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Residual placer deposit

Chemical Process (Liquid-phase Growth) - Ground Surface


Eluvial placer deposit

Required Geological Setting

Neogene and Quaternary sediments


Residual deposits formed by removal of dissolved components of host rocks by chemical weathering. Alkali metals and alkali earth metals such as Na, K, Ca, and sulphur are removed by rainwater as the result of oxidation and dissolution reactions. Aluminosilicates are removed as colloids in rainwater. Consequently, more insoluble and higher density metal components such as quartz, aluminum oxides, iron oxides, and titanium oxides are concentrated in weathered soils. These reactions are enhanced by the humid and high temperature conditions, and residual placer deposits are more oberved in tropical regions. The oldest residual placer deposits are reported in the Precambrian strata, and many residual placer deposits had been formed during Neogene to middle Pleistocene period as average temperature of the earth had been higher. Residual placer deposits has been less formed since middle Pleistocene as average temperature of the earth has been lower. Concentrating elements depend on rock types of hosts; Aluminum and iron are concentrated from granitoid rocks, and called as laterite. Aluminum-concetrated laterite is mined under the name of bauxite. Iron is concentrated from mafic igneous rocks. Nickel is concentrated from ultramafic rocks, and called as nickel-laterite. Gold and cinnabar are concentrated in weathered soils of gold and mercury deposits, respectively.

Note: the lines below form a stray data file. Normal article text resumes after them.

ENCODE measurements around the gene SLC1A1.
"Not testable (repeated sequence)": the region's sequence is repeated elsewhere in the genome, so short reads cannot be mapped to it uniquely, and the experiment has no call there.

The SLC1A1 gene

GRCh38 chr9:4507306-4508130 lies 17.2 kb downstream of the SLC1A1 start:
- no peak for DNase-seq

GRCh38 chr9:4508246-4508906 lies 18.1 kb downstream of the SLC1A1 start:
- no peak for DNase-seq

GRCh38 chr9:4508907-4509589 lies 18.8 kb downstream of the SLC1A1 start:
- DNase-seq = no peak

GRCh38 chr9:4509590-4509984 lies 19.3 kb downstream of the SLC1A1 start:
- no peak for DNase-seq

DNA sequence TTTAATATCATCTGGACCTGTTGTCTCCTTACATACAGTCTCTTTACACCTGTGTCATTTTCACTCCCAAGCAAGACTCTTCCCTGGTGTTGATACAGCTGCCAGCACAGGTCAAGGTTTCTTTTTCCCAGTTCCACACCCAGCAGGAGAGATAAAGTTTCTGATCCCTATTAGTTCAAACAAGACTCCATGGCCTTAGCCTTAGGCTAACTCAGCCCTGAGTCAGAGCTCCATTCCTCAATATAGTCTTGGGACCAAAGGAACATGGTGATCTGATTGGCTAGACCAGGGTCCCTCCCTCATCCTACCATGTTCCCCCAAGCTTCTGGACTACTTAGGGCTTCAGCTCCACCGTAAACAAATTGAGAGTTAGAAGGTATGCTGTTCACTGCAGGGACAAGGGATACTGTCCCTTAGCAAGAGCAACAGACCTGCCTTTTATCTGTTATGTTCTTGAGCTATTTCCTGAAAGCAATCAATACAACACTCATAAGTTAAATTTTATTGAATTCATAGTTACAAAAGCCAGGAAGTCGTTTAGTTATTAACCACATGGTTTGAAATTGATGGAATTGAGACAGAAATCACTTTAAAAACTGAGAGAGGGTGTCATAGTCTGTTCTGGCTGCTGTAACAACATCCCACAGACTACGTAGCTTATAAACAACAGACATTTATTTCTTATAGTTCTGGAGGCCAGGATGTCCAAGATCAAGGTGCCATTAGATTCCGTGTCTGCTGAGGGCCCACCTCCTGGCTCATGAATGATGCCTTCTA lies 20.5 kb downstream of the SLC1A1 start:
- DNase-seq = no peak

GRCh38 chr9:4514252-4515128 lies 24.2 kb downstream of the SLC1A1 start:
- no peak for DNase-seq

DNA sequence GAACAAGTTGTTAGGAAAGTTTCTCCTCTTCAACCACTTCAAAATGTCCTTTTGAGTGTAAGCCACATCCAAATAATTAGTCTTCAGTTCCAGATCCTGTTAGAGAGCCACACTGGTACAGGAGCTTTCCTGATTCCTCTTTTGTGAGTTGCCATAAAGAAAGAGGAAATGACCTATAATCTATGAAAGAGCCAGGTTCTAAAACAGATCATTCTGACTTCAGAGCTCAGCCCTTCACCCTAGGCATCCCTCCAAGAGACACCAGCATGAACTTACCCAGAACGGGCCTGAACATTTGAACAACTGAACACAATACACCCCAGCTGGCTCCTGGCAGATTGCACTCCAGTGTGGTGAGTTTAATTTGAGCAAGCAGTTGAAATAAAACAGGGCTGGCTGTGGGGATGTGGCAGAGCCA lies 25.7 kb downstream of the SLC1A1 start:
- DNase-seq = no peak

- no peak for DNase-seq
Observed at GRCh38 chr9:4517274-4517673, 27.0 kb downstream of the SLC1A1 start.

Mineral Assemblages (Laterite)

Goethite, Gibbsite, Diaspore

Mineral Assemblages (Nickel-laterite)


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